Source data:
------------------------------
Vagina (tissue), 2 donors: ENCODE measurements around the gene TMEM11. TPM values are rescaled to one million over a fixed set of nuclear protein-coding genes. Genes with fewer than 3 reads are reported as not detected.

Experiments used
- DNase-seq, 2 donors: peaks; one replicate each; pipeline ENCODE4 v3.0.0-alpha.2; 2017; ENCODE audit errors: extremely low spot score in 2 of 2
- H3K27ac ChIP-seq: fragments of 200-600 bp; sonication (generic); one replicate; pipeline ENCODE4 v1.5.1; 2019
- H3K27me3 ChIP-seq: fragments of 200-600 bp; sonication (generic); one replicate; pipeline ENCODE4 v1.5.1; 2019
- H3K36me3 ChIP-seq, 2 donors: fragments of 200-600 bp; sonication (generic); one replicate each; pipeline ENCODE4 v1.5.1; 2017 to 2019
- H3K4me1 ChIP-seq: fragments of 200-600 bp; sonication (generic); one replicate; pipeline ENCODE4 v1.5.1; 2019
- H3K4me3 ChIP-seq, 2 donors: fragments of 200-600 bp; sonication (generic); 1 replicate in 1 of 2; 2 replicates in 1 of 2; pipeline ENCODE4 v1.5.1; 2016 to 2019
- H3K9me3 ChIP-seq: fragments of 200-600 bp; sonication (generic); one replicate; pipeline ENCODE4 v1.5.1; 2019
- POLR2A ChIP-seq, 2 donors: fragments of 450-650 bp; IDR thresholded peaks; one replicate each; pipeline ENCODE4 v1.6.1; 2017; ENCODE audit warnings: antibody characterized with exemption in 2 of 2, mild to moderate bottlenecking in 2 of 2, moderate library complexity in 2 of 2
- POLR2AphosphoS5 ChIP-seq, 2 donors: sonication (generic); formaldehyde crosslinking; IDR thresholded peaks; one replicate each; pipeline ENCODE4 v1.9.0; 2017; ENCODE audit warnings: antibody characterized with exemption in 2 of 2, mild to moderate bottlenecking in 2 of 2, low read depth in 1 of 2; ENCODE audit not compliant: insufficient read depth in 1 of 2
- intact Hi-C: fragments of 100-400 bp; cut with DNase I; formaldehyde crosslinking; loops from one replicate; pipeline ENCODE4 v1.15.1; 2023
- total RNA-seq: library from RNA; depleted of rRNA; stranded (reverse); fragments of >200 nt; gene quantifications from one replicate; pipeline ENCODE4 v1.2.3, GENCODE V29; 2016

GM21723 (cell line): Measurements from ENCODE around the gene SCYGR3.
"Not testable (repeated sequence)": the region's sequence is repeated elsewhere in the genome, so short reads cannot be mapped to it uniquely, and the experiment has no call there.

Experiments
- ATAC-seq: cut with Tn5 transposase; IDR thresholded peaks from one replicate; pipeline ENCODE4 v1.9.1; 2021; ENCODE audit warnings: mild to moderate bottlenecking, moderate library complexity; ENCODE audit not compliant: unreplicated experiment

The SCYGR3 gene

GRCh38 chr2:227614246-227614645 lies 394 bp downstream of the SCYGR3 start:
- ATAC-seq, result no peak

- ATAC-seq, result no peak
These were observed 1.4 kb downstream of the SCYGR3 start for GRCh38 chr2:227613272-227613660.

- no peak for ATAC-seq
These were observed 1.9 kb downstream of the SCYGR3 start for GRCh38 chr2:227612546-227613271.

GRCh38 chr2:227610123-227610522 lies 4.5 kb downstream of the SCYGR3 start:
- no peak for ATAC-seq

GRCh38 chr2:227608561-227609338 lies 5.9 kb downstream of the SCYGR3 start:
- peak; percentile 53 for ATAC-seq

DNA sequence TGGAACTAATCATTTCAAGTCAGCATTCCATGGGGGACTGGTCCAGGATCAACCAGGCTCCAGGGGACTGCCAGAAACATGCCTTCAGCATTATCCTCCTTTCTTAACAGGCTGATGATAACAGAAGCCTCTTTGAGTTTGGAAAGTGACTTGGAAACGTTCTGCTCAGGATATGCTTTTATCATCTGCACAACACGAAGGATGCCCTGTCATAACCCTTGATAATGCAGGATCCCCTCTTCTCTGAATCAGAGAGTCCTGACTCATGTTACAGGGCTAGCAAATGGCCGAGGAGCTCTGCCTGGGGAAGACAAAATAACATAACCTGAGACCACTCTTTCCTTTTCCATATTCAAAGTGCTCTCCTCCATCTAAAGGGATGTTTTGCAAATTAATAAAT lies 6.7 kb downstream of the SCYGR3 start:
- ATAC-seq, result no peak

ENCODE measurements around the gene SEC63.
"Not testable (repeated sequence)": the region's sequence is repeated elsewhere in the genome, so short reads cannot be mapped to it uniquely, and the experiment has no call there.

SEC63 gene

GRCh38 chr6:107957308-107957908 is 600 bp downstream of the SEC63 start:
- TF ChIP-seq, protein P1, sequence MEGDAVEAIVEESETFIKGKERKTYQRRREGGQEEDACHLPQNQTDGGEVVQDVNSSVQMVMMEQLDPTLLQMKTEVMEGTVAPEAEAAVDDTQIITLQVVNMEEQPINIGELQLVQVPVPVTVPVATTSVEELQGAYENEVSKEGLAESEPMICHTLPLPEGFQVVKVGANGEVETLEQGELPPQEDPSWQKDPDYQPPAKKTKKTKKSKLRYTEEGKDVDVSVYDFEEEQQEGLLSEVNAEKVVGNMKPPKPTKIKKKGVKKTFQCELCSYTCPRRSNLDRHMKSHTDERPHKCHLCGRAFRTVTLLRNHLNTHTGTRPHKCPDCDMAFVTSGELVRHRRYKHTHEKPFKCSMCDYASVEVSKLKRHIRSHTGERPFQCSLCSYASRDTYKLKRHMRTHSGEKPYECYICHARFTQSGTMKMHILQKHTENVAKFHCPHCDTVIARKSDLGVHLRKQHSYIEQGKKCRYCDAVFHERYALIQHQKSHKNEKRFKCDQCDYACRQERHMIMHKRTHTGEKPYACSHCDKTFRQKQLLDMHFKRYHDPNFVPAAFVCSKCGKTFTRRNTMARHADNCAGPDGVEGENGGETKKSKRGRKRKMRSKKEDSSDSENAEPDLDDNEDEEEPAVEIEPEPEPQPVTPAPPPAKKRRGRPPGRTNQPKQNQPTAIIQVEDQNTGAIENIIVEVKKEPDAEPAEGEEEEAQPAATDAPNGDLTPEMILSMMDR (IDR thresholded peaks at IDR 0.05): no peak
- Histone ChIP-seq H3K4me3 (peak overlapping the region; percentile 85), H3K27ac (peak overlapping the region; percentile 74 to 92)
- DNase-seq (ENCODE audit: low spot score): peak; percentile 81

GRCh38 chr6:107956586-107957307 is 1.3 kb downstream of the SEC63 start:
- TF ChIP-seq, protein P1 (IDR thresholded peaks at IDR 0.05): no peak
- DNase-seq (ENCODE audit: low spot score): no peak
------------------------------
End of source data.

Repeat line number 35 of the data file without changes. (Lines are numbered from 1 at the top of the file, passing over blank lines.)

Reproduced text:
- TF ChIP-seq, protein P1, sequence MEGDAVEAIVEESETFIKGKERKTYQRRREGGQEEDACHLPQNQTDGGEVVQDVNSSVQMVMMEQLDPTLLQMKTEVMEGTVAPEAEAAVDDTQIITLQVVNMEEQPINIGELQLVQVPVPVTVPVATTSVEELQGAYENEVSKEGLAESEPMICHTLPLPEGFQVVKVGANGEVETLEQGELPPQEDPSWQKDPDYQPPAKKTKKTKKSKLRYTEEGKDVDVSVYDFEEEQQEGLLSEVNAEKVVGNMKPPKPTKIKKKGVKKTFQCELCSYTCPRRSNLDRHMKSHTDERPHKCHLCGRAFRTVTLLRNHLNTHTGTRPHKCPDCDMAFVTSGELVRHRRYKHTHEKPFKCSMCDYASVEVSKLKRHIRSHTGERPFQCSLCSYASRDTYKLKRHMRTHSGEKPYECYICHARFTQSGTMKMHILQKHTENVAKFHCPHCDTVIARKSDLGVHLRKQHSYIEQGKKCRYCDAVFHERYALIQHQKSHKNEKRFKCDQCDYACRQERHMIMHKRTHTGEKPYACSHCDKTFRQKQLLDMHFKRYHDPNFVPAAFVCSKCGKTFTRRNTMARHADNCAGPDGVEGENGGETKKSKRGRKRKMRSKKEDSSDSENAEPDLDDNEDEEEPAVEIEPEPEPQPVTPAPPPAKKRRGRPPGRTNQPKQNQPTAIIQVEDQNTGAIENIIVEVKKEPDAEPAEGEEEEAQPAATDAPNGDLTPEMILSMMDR (IDR thresholded peaks at IDR 0.05): no peak